If you need an adapter to plug in, Walmarts have them, 30A female to 15A male. Below  I've linked to the puck type or the slightly longer dogbone type (I prefer the latter).
https://www.walmart.com/ip/Road-Power-30-15-Amp-RV-Power-Adapter/16817350
https://www.walmart.com/ip/Road-Power-RV-Cord-Adapter/16817356
 
G

Guest

Guest
And always look for the UL logo on the cord.  Alot of cords such as the ones you may get at the dollar store could be made in other countries and could also be manufactured with cheap thin wire which can get hot and catch fire easily.  Yes there have even been crooks that have attempted to fake the UL label and even those that steal UL labels off other items and put them on their product. 

However a good inspection of the product specs and the product itself can help you decide if its quality or not.  If the cord feels cheap and thin it probably is.

I carry several cords with me, one long 15a for running things like my leaf blower or something like that.  And i carry two large black heavy duty 30a cords in case i need to hook them together. 

And dont forget the yellow adapter as well.
 

Gary RV_Wizard

Site Team
Joined
Feb 2, 2005
Posts
74,604
Location
At our Silver Springs FL home
manufactured with cheap thin wire which can get hot and catch fire easily.
That's why you have to look at the wire gauge (#12 recommended in this case).  You can't rely on the cord color or hyped up claims on a spiffy label to determine the electrical capacity.  Yeah, I suppose the cord could be mislabeled, but that's not a common issue (in my opinion).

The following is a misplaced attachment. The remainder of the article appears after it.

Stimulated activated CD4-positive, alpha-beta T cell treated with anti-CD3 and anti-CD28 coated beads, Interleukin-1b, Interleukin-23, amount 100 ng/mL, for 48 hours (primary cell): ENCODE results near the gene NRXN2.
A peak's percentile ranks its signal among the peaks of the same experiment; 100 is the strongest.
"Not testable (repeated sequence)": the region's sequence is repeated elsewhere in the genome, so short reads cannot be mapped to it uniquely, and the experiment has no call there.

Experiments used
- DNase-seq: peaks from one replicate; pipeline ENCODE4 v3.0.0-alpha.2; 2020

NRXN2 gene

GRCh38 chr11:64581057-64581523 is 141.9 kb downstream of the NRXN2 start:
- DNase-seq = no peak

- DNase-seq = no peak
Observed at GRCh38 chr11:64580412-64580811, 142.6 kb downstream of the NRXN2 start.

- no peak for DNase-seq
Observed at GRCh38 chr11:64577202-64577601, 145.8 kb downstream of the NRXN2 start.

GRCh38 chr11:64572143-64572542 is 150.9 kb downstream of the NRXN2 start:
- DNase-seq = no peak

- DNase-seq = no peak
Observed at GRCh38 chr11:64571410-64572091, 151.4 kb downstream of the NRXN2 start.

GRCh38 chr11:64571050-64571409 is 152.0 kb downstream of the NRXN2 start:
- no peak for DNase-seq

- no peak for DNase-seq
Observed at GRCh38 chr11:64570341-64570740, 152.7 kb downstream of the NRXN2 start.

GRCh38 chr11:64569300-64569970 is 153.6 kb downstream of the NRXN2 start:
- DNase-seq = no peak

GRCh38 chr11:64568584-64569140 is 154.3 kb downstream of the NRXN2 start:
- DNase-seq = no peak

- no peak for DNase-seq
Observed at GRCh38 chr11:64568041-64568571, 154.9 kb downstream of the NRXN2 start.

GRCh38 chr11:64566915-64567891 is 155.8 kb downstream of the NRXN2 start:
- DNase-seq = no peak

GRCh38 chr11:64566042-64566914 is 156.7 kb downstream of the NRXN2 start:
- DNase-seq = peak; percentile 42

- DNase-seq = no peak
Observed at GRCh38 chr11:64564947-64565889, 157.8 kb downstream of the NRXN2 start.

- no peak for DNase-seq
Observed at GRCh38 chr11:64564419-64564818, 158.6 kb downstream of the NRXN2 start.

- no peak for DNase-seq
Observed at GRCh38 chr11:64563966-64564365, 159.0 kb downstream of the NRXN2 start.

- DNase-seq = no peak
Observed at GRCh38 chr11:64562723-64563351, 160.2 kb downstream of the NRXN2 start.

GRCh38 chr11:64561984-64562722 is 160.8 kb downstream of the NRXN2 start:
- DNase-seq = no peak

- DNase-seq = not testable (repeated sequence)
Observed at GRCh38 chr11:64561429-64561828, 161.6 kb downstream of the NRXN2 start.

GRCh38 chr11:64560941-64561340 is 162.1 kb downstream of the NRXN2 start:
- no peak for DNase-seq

grashley

Well-known member
Joined
May 7, 2015
Posts
6,586
Location
Western Kentucky
All good advise.

The entire question comes down to what you want to run in the FW.

For keeping the battery charged and a few lights and a fan, 15A is plenty of power.
Adding an A/C unit will likely need 20A.  Either need can be filled with a 12 gauge extension and adapter connected to your shore cord.

If you want to run both A/C or use electricity for a water heater or refrigerator, then more power is needed.  For a 30A camper, use a 30A extension cord from a PROPERLY WIRED 120VAC house receptacle. 
For a 50A camper, there are two or three choices.  Use a 30A receptacle, extension and adapter  -  OR  -  use a 50A 240V receptacle and a 50A extension cord (expensive cord!)  -  OR  - use a 50A receptacle - adapter - 30 A extension cord - adapter - camper shore power cord.

Personally, I use the last option.  Just make sure you limit your power usage to 30A, because there is a 30A MAX cord in the circuit with both the house and camper using a 50A breaker.

One other note:  When I used the 20A GFCI receptacle to power the camper, it tripped every night due to the dew getting the 120V - 240V adapter wet.  I much prefer the 30A cord!
 

Members online

Forum statistics

Threads
120,587
Posts
1,211,525
Members
125,688
Latest member
TZARTOMJR
Top Bottom